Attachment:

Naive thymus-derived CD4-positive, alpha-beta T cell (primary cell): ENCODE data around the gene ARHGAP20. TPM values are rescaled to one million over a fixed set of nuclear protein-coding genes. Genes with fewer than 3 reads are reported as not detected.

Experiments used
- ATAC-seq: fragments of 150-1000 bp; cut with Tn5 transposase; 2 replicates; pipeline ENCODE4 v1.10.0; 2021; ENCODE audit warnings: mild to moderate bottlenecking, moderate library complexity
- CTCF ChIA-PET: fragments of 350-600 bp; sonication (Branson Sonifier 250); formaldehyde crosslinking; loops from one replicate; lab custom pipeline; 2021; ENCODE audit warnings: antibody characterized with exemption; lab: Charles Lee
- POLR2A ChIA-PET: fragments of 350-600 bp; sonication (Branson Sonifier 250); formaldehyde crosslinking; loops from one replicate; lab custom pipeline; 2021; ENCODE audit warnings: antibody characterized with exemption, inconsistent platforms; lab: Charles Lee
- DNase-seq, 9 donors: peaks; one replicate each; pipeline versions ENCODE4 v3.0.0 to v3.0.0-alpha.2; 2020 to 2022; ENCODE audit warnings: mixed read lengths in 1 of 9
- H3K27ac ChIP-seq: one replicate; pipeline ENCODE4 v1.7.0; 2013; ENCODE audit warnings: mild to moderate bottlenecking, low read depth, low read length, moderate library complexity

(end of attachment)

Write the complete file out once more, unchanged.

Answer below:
Naive thymus-derived CD4-positive, alpha-beta T cell (primary cell): ENCODE data around the gene ARHGAP20. TPM values are rescaled to one million over a fixed set of nuclear protein-coding genes. Genes with fewer than 3 reads are reported as not detected.

Experiments used
- ATAC-seq: fragments of 150-1000 bp; cut with Tn5 transposase; 2 replicates; pipeline ENCODE4 v1.10.0; 2021; ENCODE audit warnings: mild to moderate bottlenecking, moderate library complexity
- CTCF ChIA-PET: fragments of 350-600 bp; sonication (Branson Sonifier 250); formaldehyde crosslinking; loops from one replicate; lab custom pipeline; 2021; ENCODE audit warnings: antibody characterized with exemption; lab: Charles Lee
- POLR2A ChIA-PET: fragments of 350-600 bp; sonication (Branson Sonifier 250); formaldehyde crosslinking; loops from one replicate; lab custom pipeline; 2021; ENCODE audit warnings: antibody characterized with exemption, inconsistent platforms; lab: Charles Lee
- DNase-seq, 9 donors: peaks; one replicate each; pipeline versions ENCODE4 v3.0.0 to v3.0.0-alpha.2; 2020 to 2022; ENCODE audit warnings: mixed read lengths in 1 of 9
- H3K27ac ChIP-seq: one replicate; pipeline ENCODE4 v1.7.0; 2013; ENCODE audit warnings: mild to moderate bottlenecking, low read depth, low read length, moderate library complexity